India completes its first Floating Test Range (FTR), a platform for launching and observing prototype missiles, which will pave the way for the upcoming anti-ballistic missile test next year, according to recent media reports.
What are the new highlights of the technical performance of the FTR? And what have been the strategic considerations of India to conduct research and development of FTR and carry out anti-ballistic missile test? Here senior military observer Song Xiaojun provides an in-depth analysis for us.
FTR is not that difficult to build
India's new Floating Test Range is actually a 200-meter-long and 60-meter-wide ship with the displacement of 10,000 tons. It is equipped with the state-of-the-art photoelectric missile tracking, S-band radar tracking and telemetry devices, plus offshore launch platform and launch control center. Although only a few countries have the capability to test floating missiles at sea, military observer Song believes that the construction of the test range is not that difficult.
Song: Put simply, the FTR facilitate the missile testing at sea. At present, there are many countries using warship as the platform to launch missiles. And India only uses an offshore platform as the launch station and control center for various tests.
Moreover, the construction of an FTR is actually not much of a challenge for India. The development of the aerospace industry and the entire space missile field in India witnesses a relatively high localization rate. India also has certain advantages in integrating Russian or Israeli anti-missile or missile technology, and even complex technologies. Moreover, considering the missile theory, its industrial chain coverage is not very broad relatively. Therefore, personally I believe that it is not too difficult for India to build an offshore floating test range.
FTR improves the quality and efficiency of India's missile tests
Missile test on land test sites requires wide-range airspace and large-scale personnel evacuation in advance. Besides, the missile range can only be strictly controlled within 300 kilometers, completely incapable to carry out multi-ballistic tests. India's newly built offshore platform will break through such restrictions and help improve the quality and efficiency of its missile tests.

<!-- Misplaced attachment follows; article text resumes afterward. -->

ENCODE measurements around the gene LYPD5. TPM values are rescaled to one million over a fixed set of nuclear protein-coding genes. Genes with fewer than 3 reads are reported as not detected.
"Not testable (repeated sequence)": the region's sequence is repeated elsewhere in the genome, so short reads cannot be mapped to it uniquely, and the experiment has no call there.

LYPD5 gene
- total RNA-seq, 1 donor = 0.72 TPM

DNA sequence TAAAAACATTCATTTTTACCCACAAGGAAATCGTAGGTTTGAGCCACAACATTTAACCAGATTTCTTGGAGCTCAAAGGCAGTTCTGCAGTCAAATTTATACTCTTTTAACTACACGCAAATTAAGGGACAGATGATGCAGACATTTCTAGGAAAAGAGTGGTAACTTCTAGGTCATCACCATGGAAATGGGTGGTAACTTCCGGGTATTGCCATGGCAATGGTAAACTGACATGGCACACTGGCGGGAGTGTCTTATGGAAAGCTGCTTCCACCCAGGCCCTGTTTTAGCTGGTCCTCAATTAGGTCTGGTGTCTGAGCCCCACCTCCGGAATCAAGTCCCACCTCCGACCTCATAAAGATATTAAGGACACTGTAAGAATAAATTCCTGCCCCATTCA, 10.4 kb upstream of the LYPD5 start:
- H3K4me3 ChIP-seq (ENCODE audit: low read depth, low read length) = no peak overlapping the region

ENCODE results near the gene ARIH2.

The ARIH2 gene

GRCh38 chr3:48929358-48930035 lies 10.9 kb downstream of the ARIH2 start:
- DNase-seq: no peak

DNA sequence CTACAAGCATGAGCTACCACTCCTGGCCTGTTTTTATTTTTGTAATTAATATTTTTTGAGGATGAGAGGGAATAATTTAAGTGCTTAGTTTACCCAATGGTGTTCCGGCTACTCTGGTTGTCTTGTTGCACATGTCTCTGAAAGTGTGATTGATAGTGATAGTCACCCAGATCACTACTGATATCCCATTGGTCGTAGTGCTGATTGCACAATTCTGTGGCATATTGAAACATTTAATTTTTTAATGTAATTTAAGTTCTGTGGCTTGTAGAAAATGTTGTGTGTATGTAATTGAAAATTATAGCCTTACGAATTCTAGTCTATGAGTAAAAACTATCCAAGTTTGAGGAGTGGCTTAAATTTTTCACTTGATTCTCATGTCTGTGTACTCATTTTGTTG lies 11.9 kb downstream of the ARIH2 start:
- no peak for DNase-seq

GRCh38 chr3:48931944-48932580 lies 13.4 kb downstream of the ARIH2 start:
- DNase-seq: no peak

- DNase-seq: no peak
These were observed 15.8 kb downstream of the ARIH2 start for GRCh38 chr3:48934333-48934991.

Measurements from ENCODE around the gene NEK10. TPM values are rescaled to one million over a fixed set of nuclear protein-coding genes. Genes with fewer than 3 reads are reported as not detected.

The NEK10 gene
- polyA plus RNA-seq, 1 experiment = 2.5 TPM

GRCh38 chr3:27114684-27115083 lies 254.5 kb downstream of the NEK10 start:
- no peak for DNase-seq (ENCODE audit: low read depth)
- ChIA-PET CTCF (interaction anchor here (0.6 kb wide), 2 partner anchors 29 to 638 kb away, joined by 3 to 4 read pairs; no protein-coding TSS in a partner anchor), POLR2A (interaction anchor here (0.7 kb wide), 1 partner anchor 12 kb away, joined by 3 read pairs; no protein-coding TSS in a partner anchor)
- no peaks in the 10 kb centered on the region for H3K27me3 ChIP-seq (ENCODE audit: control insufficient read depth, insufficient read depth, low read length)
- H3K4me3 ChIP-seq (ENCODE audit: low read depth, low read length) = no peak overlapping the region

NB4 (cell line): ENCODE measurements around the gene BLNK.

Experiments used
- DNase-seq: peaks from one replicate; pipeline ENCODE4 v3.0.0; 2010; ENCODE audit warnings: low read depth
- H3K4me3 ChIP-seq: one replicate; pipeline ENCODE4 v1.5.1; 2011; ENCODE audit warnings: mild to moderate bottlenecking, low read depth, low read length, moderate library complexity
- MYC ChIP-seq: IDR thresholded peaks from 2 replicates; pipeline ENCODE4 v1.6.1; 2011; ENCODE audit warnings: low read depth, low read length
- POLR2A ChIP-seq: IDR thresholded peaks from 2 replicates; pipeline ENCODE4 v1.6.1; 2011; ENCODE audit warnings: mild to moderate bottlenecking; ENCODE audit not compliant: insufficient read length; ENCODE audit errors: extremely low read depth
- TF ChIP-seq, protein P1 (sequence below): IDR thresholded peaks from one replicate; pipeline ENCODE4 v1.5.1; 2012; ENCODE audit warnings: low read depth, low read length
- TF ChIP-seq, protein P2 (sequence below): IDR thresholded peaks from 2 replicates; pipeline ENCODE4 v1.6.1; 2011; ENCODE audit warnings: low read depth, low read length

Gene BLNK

Song: At present, India is advancing its anti-satellite and anti-ballistic missile tests. If that's what India said, it has X-band radar, photoelectric missile tracking system and remote control device, and its technical nodes or key devices of anti-ballistic missile capability are under development, then, it can be considered that India has met the initial requirements for the construction of anti-ballistic missile system.
If India's offshore anti-missile test platform technology is generally mature, which means it can conduct anti-ballistic missile tests at each stage following regular process, then undoubtedly, that can provide perfect technical support for strengthening land-based anti-ballistic missile capability. This is because that the offshore anti-missile test platform has great flexibility and the operating conditions are much more convenient than that on land, which is very helpful to speed up the test of the entire anti-ballistic missile system. So from this perspective, the offshore platform provides very important assistance to the capacity building for the second phase of India's anti-ballistic missile testing.
India's continuous anti-ballistic missile tests will intensify arms races in South Asia
According to this year's plan, the Indian armed forces have wrapped up the first phase of the anti-ballistic missile system test in April, which can protect the security of the Indian capital, New Delhi and its financial center, Mumbai. India plans to launch the second phase of the anti-ballistic missile interception test and other new missile tests next year, so that the anti-ballistic missile umbrella can cover its eastern territory.
Song: India mainly targets Pakistan, which does possess good missile strike capability. If India continues to advance anti-ballistic missile tests, it may aggravate the arms race or missile race in South Asia. Both India and Pakistan have nuclear weapons, and they will conduct an arms race on missile nuclear weapons, including anti-ballistic missiles. While for Pakistan, it faces big difficulties due to its technical disadvantage and capital restrictions, so, it will very likely to shift emphasis on the missile penetration capability, which will undoubtedly intensify the arms race in South Asia.